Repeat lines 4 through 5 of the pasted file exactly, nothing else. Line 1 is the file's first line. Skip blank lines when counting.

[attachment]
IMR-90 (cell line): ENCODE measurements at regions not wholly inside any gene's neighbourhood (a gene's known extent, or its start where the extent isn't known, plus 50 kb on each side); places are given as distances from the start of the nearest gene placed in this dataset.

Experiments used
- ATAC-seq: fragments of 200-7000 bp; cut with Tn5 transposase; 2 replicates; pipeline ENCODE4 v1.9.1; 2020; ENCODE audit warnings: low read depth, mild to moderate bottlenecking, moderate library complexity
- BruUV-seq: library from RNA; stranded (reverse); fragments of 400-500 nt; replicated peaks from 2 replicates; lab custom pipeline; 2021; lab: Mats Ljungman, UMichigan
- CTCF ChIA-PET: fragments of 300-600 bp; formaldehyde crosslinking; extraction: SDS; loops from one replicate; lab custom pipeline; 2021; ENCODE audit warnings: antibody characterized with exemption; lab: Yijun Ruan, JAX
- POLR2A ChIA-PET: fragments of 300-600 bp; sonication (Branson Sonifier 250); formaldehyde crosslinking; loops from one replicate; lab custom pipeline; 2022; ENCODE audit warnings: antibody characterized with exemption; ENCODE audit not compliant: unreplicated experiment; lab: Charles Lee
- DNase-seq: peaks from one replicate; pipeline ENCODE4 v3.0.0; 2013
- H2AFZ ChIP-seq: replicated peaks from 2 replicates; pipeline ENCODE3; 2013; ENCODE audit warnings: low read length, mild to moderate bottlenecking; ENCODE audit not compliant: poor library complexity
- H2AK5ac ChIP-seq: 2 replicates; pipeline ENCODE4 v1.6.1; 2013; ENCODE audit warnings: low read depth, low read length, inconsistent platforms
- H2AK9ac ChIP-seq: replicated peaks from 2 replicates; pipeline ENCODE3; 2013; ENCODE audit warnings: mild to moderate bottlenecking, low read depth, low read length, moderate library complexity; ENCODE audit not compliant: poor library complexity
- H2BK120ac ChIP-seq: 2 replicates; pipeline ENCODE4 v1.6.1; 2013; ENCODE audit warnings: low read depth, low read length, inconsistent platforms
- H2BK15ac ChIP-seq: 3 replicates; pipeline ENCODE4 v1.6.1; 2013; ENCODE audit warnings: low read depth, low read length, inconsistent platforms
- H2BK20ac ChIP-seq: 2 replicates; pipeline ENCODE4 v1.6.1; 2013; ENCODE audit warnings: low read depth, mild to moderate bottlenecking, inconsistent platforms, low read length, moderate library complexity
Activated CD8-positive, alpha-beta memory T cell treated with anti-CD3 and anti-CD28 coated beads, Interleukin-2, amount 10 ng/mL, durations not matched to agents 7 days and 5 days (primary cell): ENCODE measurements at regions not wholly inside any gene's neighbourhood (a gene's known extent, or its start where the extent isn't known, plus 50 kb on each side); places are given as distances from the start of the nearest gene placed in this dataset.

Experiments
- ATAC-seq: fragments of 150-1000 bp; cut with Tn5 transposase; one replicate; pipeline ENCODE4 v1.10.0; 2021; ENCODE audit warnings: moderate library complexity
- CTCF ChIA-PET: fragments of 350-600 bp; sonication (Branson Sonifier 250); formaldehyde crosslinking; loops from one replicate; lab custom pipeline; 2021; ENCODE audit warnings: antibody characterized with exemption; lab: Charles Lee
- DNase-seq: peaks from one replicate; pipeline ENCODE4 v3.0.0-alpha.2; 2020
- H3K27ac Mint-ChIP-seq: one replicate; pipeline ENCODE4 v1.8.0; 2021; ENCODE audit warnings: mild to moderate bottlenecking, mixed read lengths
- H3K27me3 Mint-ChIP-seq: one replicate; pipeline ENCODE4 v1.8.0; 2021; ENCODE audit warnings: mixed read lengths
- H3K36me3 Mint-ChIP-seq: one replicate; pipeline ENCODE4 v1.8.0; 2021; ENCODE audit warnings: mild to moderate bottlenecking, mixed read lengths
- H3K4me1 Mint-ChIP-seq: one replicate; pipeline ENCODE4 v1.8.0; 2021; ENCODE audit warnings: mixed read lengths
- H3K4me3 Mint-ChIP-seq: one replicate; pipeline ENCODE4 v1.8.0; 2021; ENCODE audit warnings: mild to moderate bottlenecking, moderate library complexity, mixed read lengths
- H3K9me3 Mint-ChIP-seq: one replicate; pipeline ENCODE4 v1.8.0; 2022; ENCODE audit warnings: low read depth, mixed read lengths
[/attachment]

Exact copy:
- BruUV-seq: library from RNA; stranded (reverse); fragments of 400-500 nt; replicated peaks from 2 replicates; lab custom pipeline; 2021; lab: Mats Ljungman, UMichigan
- CTCF ChIA-PET: fragments of 300-600 bp; formaldehyde crosslinking; extraction: SDS; loops from one replicate; lab custom pipeline; 2021; ENCODE audit warnings: antibody characterized with exemption; lab: Yijun Ruan, JAX